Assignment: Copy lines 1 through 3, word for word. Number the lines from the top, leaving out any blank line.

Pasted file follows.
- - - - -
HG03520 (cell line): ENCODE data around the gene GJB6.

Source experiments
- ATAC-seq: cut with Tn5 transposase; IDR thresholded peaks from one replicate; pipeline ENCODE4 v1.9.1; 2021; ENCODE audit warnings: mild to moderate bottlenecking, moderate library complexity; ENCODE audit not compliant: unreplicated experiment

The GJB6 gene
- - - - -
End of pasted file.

HG03520 (cell line): ENCODE data around the gene GJB6.

Source experiments
- ATAC-seq: cut with Tn5 transposase; IDR thresholded peaks from one replicate; pipeline ENCODE4 v1.9.1; 2021; ENCODE audit warnings: mild to moderate bottlenecking, moderate library complexity; ENCODE audit not compliant: unreplicated experiment